Year Established: 2011 Start Date: 2011-03-01 End Date: 2014-05-31
Total Federal Funds: $53,350 Total Non-Federal Funds: $106,879
Principal Investigators: Donald Hodges, Christopher Bridges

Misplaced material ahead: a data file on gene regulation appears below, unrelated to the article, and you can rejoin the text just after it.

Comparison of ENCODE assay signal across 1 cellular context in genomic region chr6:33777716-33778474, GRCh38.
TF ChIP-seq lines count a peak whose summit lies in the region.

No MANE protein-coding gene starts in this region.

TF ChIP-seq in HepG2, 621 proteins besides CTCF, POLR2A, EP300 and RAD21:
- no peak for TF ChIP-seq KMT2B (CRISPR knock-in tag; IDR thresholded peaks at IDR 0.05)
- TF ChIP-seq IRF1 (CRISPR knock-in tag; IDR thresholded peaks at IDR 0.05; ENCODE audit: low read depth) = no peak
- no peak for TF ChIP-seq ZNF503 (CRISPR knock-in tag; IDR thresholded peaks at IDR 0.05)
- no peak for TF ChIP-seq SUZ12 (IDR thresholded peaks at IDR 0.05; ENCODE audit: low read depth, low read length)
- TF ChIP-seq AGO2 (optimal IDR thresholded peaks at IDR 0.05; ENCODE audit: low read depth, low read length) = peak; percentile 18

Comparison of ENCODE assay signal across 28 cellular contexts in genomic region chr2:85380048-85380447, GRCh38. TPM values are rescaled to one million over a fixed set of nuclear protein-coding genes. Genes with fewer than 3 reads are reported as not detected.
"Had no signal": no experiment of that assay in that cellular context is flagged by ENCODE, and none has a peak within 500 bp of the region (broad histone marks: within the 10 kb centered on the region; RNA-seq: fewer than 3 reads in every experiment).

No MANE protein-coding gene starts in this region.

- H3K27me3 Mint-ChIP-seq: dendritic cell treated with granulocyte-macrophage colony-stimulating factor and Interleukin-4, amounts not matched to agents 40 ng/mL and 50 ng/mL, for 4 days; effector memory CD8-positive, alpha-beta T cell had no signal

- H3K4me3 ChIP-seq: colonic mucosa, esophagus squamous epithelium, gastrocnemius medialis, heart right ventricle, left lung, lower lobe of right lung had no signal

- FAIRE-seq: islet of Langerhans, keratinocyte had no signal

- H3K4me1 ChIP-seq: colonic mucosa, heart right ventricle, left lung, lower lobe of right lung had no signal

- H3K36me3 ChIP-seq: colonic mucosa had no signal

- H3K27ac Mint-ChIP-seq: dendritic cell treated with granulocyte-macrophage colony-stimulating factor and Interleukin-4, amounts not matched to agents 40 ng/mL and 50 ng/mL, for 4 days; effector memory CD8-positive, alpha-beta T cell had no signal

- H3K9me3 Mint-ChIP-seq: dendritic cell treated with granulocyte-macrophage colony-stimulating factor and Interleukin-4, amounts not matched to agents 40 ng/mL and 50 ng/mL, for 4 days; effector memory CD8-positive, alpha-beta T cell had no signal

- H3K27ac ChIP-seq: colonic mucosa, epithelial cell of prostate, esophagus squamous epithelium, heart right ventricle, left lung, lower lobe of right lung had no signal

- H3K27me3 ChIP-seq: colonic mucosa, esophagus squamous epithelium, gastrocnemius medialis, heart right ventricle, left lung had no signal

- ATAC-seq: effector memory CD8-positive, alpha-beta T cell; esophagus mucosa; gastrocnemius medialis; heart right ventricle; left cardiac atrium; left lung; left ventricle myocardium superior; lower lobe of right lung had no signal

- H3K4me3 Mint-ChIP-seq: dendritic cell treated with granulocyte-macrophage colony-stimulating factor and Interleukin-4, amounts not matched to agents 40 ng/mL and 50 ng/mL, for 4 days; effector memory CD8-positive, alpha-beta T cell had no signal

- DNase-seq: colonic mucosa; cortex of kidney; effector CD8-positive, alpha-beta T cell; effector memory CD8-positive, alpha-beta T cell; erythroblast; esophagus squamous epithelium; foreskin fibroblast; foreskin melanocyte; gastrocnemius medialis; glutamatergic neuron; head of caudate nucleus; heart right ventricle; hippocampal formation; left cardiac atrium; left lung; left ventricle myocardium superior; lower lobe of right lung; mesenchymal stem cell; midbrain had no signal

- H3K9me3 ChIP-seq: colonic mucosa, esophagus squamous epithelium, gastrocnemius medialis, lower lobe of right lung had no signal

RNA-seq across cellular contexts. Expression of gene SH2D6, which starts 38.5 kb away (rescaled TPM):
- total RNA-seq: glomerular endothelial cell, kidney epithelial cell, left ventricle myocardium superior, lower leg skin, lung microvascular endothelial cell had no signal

Abstract: Floodplain forests and wetlands provide a number of significant aquatic ecosystem services to society, including stormwater pollution control, flood mitigation, and the provision of fish and wildlife habitat. Channelization of several west Tennessee river systems and resulting deforestation of floodplains throughout the twentieth century has drastically altered both the distribution of forests and supply of ecosystem services throughout the region. While the changes in floodplain management systems have likely been influenced by a number of different policies, regulations and market forces, no previous study has explored the evolution of West Tennessee river conservation strategies in conjunction with land use change. Given increased focus by agencies and stakeholders on the restoration of river functions, it is important to expand scientific understanding of floodplain forest values, land use changes and potential management solutions. Therefore, this study seeks to develop a better understanding of the policies that have influenced West Tennessee floodplains, the types of ecological changes that have occurred, and evaluate possible restoration alternatives for areas associated with the West Tennessee Tributaries Project. Through a review of documents developed pursuant to the National Environmental Policy Act and related statutes, existing geospatial data sources, historic land cover data, and published ecosystem service values, this study will evaluate floodplain management policies of the past, and potential ecosystem restoration alternatives. Study findings will aid in the development of floodplain and river restoration policies in the Southeast, and will help to guide watershed management planning to restore ecosystem services in degraded river systems throughout the world.